The apology of socrates
The apology of socrates
1) What are the primary charges against Socrates raised by members of the Athenian senate? On what authority and bases does Socrates mount his defense?
2) With what does Socrates countercharge against his accusers?
3) Why does Socrates accept the court’s death sentence against him?
4) List Aristotle’s characteristics of good literature. What is the place of tragedy among the genres (types) of literature?
5) What is the purpose of the poet? How does the role of poet differ from that of the reporter?
The story of the three Greek philosophers of Athens is legendary, but the remaining aura of awe and wonder surrounding the names of Socrates, Plato, and Aristotle hardly speaks to the actual influence that they have had during the almost two millennia that have followed them. They were three philosophers of Athens whose ideas and ideals reflect the culmination of Greek enlightenment. Plato (429 – 347 B.C.) was the student of his master teacher Socrates (469 – 399 B.C.), and Aristotle (384 – 322 B.C.), the student of Plato.
Socrates, who wrote nothing of his own ideas, addressed issues of virtue and the nature of justice, and introduced a system of inquiry that has come to be known as the “Socratic method.” The recorder of Socrates’ teachings and his defense before acusers in a trial that would condemn his beloved mentor to death, Plato explored the nature and origin of being, postulating the nature of a God immanently suffused throughout the natural world, and the existence of innate knowledge. Aristotle, the tutor of his famous young ruler, Alexander, the Great (356 – 323 B.C.), was to become known as the “Father of Physical Science,” and defined an alternative to Plato’s explanation of the relationship between the Creation and the Creator, premised on the concept of a God residing apart from the creation.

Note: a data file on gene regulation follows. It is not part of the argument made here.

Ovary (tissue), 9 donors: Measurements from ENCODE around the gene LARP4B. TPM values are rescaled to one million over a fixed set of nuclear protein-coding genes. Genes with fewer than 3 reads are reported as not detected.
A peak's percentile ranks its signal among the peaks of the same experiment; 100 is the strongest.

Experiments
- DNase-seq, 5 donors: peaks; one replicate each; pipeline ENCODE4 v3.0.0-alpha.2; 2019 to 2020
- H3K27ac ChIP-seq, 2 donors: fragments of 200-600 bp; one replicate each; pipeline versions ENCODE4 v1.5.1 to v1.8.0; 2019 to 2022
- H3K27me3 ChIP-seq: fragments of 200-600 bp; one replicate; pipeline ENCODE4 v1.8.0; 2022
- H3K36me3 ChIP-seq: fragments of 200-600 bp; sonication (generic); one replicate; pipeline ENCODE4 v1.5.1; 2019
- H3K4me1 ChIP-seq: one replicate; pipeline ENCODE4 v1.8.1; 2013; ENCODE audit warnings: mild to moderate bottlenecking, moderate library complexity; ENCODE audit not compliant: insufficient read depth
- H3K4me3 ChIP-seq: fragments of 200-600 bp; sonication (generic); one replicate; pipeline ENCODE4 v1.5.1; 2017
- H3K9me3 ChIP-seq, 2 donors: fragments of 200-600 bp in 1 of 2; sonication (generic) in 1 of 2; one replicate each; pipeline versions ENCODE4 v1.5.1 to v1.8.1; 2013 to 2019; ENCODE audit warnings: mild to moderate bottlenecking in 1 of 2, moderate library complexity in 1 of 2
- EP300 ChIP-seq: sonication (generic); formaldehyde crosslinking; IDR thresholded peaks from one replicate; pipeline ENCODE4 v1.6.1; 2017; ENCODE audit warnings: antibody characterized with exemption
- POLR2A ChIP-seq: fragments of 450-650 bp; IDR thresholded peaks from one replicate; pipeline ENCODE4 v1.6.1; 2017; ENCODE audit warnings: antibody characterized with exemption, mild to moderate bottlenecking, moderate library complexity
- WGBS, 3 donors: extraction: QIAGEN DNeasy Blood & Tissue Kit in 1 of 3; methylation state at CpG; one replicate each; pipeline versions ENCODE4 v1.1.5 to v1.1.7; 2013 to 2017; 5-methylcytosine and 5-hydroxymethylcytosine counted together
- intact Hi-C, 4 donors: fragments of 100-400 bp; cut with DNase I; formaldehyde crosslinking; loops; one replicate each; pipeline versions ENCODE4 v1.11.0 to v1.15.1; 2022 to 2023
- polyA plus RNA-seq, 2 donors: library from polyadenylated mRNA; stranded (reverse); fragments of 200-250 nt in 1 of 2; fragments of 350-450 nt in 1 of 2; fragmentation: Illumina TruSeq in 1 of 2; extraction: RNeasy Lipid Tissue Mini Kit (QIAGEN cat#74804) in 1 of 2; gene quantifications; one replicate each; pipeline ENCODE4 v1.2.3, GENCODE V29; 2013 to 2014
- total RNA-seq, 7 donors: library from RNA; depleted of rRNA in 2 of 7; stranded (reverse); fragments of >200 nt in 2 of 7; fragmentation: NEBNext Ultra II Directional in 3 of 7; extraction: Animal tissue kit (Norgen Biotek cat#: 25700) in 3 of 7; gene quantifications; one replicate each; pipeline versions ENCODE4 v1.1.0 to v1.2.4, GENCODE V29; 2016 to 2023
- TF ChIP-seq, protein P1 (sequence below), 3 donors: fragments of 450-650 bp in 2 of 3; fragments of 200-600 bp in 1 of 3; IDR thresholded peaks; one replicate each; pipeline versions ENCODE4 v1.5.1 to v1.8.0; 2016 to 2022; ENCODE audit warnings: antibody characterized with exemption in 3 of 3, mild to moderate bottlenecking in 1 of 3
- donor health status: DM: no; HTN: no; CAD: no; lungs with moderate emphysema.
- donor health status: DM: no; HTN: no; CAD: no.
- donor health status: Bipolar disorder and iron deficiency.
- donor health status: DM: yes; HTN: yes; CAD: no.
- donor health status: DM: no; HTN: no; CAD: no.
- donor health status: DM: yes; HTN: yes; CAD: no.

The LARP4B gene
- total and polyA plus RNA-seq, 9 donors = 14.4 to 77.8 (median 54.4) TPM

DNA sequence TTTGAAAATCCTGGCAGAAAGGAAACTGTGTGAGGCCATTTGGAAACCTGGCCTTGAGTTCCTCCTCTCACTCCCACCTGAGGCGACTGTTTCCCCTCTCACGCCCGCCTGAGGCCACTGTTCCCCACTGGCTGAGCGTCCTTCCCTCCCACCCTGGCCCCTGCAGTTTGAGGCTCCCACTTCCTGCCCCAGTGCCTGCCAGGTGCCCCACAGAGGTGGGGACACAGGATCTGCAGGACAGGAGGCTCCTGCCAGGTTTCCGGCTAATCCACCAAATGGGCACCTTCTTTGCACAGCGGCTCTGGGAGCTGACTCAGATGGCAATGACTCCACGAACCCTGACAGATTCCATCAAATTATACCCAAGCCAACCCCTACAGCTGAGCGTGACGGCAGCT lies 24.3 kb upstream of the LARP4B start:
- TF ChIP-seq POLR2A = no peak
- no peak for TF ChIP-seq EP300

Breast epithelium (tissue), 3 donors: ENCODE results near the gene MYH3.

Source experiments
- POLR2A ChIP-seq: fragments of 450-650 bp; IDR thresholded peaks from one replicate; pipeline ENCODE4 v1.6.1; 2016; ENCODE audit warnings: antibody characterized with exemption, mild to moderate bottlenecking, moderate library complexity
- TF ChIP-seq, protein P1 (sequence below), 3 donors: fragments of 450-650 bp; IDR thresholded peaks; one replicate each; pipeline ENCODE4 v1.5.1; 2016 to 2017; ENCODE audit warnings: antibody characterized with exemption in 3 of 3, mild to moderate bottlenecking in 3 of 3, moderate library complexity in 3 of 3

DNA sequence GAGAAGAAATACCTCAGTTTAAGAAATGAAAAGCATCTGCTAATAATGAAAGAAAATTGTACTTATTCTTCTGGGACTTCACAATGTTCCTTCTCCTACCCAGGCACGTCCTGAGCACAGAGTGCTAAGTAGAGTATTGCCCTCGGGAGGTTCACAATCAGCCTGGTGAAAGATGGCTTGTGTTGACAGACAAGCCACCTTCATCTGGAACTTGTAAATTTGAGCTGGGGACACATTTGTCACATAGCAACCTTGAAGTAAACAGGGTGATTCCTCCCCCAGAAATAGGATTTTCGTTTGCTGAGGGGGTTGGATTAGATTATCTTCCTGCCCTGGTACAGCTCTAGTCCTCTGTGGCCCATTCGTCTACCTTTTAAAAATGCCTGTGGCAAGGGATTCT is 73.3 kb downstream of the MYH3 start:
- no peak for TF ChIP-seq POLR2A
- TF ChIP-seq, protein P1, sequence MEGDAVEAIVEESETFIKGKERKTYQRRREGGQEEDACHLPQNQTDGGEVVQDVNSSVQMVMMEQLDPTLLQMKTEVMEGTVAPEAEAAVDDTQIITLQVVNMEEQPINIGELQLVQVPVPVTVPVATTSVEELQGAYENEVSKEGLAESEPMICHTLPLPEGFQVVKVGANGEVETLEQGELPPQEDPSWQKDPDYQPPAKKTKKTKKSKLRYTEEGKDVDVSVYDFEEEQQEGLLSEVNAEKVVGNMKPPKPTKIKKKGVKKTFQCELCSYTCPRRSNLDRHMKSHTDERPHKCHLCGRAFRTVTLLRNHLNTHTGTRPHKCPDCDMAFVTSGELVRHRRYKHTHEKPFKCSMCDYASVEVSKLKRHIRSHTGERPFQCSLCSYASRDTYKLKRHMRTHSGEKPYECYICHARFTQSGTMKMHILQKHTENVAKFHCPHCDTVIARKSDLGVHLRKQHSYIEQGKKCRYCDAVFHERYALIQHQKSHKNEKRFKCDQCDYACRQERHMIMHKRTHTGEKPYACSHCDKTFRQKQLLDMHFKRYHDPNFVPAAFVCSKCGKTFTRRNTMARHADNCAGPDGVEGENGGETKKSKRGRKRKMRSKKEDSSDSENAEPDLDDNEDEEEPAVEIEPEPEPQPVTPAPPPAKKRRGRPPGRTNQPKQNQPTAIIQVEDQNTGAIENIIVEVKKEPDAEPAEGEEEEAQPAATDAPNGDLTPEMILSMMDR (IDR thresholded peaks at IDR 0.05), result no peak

The thoughts of both Plato and Aristotle came, in time, to define the critical foundations for the evolution of Christian theology, one pole decidedly Platonic in its outlook and mysticism, the second, Aristotelian in its interpretations of the Christian world view.
In “The Apology of Socrates,” Plato reconstructs lengthy conversations between Socrates and his students that summarize key values and concepts of his mentor’s social philosophy, defining the role the state and citizens’ responsibilities to it, the nature of the virtuous life, and the position of religion (Socrates had been accused of atheism). In this selection from the “Apology,” Socrates defends his good name against innuendo and rumor and recall his failed quest for true wisdom among his counterparts in Athenian society.
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